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Phumzile Mlambo-Ngcuka UN Women Interview 2017

UN Women's Executive Director on Why Men Must Speak Out About Violence Against Women

Physical and sexual violence against women continues to be one of the most pervasive human rights violations in the world, with one in three women experiencing it in some form in her lifetime. Aided by cultures of silence and impunity, this widespread cycle of violence robs countless women of their right to a sense of personal security and the opportunity to fulfil their potential.

So what can we do to end this pattern of abuse?

Well, Executive Director of United Nations Women Phumzile Mlambo-Ngcuka wants everyone to know that responding with silent anger is not enough — we have to get loud. We had the opportunity to sit down with Mlambo-Ngcuka on Nov. 20, just a few days ahead of the International Day for the Elimination of Violence Against Women on Nov. 25, for an in-depth conversation about how we can all work together to make the world a safer place for women and why we so badly need men to step up and speak out against harassment and assault.

POPSUGAR: I read that you started out as a teacher. What conversations do you think we should be having with young students early on in classrooms to help reduce the rate of violence against women?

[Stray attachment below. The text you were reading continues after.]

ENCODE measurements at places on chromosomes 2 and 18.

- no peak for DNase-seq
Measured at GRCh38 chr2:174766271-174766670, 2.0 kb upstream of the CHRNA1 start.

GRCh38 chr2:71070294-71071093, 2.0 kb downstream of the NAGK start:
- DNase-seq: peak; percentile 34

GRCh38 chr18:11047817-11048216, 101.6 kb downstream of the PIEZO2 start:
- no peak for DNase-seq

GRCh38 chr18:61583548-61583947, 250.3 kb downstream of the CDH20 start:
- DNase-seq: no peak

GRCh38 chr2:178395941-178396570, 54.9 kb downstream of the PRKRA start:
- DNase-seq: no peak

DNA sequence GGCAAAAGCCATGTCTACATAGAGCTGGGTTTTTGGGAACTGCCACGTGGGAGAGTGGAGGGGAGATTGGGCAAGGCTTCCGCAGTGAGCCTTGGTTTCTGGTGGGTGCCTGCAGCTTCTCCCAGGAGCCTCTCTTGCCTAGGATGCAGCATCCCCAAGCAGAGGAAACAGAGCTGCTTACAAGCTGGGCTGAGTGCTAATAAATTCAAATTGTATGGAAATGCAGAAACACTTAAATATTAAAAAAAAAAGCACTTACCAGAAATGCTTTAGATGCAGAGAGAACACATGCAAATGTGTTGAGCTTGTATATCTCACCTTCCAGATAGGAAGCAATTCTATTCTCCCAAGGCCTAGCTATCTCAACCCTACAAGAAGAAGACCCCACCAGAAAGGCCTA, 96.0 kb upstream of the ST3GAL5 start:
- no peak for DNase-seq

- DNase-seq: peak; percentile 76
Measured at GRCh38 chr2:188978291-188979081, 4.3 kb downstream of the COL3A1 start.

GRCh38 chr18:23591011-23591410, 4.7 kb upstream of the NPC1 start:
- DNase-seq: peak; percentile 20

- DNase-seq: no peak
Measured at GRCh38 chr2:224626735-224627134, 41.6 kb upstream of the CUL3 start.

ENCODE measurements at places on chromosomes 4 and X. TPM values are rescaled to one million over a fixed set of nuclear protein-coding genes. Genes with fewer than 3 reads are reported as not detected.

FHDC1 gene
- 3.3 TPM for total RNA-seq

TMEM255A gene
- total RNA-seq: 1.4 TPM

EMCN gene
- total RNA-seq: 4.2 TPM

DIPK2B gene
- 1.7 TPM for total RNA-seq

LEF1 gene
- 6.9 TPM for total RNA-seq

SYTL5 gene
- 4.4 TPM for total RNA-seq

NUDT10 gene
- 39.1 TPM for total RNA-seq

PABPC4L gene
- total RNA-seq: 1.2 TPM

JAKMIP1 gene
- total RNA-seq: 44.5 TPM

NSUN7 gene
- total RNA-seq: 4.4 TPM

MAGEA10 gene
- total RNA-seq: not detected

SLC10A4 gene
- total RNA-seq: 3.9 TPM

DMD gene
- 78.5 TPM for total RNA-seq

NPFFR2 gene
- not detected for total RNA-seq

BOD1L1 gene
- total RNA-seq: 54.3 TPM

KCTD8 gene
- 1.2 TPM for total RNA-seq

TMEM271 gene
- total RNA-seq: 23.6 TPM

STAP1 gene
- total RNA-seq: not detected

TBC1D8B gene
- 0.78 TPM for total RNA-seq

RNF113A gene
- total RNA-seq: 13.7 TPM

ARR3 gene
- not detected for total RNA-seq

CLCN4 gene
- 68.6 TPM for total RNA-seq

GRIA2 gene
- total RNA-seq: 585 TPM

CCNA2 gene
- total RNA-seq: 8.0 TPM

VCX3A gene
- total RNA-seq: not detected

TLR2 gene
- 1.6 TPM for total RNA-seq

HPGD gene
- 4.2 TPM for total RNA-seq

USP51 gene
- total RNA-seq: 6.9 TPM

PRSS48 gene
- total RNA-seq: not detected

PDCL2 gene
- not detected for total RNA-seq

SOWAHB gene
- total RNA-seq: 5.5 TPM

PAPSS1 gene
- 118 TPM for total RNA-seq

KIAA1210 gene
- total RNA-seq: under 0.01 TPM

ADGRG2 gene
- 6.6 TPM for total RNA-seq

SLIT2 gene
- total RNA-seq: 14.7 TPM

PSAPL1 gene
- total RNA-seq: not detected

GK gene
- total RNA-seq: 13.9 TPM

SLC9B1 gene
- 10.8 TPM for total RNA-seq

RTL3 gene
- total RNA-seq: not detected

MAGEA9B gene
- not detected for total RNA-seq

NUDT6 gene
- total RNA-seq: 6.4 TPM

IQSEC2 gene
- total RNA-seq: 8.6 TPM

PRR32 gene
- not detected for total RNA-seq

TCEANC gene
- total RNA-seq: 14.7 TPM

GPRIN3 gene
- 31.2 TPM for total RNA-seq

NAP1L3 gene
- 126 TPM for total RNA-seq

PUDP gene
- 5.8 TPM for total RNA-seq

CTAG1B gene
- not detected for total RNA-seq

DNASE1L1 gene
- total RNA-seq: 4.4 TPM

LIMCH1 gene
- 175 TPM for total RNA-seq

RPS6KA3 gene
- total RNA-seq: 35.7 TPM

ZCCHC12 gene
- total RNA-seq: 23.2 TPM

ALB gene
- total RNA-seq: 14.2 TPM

Phumzile Mlambo-Ngcuka: Well, we should discuss gender equality and model behaviour in class. That makes equality normal, acceptable, and [gives] zero tolerance to behaviour that models patriarchy so that at a very early age children see this as a way of life, as the way to be.

We have learned that from the age of 7, children begin to [internalise] gender roles. Girls begin to think boys must lead; they shouldn't be speaking loud; they should be behaving in a particular way, which tends to be submissive. But if in class, a gender-aware teacher nips that in the bud, reverses the roles, [and] gives the girls the responsibility to be leaders in class, it normalises these gender roles and creates a model of a society that we are aiming for.

One of my favourite stories about modelling and how society conditions us is about a boy in Germany who was asked if he would like to be a chancellor. He says, "Well, no, because in Germany you have to be a girl to be a chancellor," because in his early years, he's never seen a man. We actually create a world for children that they sort of grow into.